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Article     |     Next >>   Contents Vol 22(4)

Wildlife of Lancewood (Acacia Shirleyi) Thickets and Woodlands in Northern Australia. 1. Variation in Vertebrate Species Composition Across the Environmental Range Occupied by Lancewood Vegetation in the Northern Territory.

JCZ Woinarski and A Fisher

Wildlife Research 22(4) 379 - 411
Published: 1995

Abstract

Vegetation dominated by lancewood (Acacia shirleyi) occurs extensively across the Northern Territory and Queensland. The vertebrate species (birds, mammals, reptiles and frogs) composition was sampled at 61 patches of lancewood in the Northern Territory (including 22 patches where quadrats were intensively sampled), and the distribution of species was related to a wide range of environmental characteristics, spatial variables, disturbance and season. Of 165 species recorded from lancewood patches, eight species were recorded from more than half of the sampled patches: Pachycephala rufiventris, Pomatostomus temporalis, Rhipidura leucophrys, Cracticus nigrogularis, Melanodryas cucullata, Geopelia cuneata, G. placida and Macropus robustus. Environmental variation within sampled lancewood sites was described by classification of 51 quadrats into 7 classes, and the 61 patches into 5 classes. Vertebrate species showed limited association with this classification, with a few species associated with the occasional co-dominant tall shrub Macropteranthes kekwickii, other species associated with variation in rockiness or soil texture, and other species associated with variation in the occurrence of Eucalyptus species within lancewood vegetation. An ordination of all quadrats by their vertebrate species composition suggested a loose patterning associated mainly with latitude and, less strongly, soil texture and co-occurring tree/shrub species (notably Eucalyptus and Macropteranthes). Suggesting a depauperate and poorly defined vertebrate community in lancewood, quadrats in small isolated lancewood patches had more species than those in large patches, and this pattern was shown for many individual species. Lancewood patches showed some impact of grazing and logging, but this was generally minor and could not be demonstrated to have any consistent relationship with the abundance of individual species. In contrast, effects of fire were generally more severe, and were negatively associated with the abundance of relatively many species. Lancewood vegetation is not represented in any conservation reserve in the Northern Territory.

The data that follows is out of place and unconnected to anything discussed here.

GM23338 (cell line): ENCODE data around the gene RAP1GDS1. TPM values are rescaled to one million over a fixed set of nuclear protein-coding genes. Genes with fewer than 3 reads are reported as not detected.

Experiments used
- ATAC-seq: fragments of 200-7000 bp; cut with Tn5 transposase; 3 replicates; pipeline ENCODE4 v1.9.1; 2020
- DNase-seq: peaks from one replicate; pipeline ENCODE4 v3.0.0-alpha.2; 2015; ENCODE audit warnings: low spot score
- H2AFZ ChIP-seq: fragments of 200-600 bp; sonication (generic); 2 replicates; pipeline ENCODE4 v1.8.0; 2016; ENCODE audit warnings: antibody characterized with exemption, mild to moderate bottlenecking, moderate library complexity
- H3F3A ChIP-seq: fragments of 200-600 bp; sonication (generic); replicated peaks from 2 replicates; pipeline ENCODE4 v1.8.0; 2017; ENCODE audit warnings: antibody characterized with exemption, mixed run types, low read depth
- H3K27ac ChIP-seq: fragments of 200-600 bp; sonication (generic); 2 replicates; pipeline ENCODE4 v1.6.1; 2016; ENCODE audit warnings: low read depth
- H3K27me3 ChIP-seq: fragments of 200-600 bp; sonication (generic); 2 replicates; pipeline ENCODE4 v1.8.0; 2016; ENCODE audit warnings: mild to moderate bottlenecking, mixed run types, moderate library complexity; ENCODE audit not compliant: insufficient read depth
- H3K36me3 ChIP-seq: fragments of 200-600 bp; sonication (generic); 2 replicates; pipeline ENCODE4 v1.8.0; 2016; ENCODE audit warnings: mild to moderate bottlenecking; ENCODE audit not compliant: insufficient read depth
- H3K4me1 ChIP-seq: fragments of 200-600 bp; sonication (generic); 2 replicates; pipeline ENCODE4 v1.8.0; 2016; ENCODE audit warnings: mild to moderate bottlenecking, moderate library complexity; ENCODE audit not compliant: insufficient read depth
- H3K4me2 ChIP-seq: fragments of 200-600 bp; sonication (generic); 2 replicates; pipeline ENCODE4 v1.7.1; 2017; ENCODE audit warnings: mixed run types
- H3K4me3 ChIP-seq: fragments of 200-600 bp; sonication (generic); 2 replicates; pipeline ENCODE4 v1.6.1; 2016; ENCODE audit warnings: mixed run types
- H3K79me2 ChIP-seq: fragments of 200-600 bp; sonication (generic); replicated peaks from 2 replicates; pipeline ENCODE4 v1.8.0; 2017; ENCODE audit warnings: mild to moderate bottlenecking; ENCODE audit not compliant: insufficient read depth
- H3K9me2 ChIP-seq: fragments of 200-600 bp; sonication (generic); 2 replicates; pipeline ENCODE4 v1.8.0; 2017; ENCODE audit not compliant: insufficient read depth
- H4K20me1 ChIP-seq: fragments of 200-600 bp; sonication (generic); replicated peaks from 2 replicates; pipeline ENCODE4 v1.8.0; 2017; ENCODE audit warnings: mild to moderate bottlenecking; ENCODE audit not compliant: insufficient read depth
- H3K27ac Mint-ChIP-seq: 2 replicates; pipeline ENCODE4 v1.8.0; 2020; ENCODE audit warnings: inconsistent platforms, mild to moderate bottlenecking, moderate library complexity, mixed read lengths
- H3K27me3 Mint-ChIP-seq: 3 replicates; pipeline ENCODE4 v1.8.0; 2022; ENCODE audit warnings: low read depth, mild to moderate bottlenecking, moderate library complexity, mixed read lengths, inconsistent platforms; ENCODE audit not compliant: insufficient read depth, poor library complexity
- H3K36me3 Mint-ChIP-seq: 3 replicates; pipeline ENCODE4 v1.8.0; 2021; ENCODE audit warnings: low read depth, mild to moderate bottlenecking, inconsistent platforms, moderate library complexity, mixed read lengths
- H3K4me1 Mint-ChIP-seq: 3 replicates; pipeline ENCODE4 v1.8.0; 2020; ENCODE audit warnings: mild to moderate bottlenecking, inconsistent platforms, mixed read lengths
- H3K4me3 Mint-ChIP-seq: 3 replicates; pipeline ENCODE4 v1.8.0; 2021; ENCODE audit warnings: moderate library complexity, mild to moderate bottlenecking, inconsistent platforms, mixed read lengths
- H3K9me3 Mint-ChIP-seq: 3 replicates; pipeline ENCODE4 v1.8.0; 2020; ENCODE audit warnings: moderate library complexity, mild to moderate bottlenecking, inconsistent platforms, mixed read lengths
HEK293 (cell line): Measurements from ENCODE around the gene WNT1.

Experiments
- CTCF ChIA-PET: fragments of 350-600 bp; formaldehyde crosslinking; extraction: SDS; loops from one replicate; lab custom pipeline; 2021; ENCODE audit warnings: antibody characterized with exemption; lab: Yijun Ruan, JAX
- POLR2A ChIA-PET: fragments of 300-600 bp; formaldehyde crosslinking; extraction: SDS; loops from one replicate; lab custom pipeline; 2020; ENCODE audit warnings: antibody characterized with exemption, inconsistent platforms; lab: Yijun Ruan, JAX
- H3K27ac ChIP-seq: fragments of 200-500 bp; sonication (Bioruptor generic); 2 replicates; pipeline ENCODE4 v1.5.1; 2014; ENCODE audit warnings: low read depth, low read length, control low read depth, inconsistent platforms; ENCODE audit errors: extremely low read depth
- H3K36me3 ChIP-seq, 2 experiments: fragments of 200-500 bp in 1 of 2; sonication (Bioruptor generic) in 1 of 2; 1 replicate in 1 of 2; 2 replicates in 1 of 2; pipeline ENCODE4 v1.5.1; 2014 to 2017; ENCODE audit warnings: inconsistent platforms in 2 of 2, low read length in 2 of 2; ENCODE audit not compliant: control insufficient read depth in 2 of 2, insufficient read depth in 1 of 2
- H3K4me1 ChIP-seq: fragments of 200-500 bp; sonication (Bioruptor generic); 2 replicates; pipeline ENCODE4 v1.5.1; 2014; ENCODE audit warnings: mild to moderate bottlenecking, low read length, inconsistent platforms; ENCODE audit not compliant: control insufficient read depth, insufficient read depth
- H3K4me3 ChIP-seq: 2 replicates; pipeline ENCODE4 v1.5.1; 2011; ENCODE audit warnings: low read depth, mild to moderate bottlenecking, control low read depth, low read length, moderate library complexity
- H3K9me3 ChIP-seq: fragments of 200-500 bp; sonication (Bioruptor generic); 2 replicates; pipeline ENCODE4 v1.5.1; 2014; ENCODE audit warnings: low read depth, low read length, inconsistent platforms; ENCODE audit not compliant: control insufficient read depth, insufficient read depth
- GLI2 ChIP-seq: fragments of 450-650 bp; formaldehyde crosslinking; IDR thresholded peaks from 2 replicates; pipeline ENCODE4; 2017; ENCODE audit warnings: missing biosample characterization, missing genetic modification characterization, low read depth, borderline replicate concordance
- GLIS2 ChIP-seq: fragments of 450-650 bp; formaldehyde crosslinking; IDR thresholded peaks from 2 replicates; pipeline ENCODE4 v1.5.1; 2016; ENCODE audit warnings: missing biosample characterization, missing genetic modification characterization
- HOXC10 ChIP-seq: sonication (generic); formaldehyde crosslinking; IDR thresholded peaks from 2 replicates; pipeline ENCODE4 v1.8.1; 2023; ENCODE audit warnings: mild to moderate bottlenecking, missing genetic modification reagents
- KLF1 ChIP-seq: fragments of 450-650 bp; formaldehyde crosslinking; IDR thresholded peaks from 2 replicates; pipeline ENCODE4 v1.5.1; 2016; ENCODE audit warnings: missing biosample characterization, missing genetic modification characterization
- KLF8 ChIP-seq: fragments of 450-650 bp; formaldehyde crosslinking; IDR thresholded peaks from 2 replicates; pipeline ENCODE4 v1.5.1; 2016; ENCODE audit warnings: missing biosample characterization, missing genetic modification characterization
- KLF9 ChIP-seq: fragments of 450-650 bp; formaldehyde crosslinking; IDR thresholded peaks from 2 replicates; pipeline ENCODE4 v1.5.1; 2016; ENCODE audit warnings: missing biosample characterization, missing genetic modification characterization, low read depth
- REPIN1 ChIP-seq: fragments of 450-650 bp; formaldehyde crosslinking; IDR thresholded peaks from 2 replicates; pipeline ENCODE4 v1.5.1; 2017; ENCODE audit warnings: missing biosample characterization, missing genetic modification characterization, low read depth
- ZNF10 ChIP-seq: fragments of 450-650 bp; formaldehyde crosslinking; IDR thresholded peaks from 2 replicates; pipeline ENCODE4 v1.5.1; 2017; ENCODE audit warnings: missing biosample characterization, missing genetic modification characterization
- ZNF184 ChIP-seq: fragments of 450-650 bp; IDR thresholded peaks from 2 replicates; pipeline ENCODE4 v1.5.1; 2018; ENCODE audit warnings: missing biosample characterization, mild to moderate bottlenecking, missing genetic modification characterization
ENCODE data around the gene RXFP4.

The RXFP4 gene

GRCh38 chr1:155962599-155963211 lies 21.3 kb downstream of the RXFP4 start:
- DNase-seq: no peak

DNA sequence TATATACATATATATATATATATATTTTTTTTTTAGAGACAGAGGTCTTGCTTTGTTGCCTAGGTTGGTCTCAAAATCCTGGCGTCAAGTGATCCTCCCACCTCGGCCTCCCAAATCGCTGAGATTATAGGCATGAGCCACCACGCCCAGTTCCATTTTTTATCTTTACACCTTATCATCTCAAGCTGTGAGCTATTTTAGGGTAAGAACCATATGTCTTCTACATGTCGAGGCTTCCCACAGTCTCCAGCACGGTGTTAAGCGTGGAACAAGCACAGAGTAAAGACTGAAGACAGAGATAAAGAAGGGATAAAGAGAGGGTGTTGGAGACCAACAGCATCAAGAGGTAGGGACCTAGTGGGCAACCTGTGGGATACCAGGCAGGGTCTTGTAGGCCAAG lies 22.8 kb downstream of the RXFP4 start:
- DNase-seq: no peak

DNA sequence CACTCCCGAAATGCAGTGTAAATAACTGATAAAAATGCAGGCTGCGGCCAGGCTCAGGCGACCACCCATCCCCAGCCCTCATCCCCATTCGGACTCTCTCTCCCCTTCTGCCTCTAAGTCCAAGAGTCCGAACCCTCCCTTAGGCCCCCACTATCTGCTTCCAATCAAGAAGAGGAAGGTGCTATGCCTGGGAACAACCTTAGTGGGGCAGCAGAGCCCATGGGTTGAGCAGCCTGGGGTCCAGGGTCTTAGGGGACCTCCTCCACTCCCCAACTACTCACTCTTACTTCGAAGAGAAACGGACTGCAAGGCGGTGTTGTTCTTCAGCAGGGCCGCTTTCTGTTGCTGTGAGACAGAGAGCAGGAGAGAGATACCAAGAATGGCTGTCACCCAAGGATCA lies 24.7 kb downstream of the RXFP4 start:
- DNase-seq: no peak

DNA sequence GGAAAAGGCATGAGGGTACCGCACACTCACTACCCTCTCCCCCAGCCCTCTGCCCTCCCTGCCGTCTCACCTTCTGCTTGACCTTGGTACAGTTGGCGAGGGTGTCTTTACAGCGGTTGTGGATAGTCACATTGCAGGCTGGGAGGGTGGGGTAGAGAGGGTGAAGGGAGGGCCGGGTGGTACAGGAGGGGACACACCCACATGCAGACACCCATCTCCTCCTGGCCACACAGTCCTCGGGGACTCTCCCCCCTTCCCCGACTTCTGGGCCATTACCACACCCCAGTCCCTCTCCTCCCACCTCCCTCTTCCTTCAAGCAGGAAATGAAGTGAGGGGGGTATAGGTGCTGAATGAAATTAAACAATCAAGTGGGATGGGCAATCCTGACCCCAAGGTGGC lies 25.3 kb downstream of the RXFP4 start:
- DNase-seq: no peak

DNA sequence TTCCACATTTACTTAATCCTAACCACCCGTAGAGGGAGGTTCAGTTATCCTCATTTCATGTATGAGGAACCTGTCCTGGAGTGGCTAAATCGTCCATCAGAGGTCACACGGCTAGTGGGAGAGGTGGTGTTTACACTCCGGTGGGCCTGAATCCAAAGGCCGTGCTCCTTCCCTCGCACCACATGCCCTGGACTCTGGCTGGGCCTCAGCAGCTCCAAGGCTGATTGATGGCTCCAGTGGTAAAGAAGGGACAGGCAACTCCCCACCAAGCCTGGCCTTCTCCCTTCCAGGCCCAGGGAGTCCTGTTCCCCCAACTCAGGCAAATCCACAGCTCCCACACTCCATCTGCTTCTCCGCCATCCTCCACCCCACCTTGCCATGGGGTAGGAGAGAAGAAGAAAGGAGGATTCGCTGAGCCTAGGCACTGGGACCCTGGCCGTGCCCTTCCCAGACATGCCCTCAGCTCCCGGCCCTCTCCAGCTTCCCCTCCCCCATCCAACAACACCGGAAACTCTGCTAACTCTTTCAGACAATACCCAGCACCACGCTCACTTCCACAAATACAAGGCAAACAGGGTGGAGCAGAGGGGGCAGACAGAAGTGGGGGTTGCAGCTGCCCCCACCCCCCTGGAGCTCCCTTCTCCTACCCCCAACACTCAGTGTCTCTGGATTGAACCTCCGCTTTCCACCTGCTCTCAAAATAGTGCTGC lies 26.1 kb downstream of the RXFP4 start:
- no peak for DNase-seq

Full text doi:10.1071/WR9950379

© CSIRO 1995

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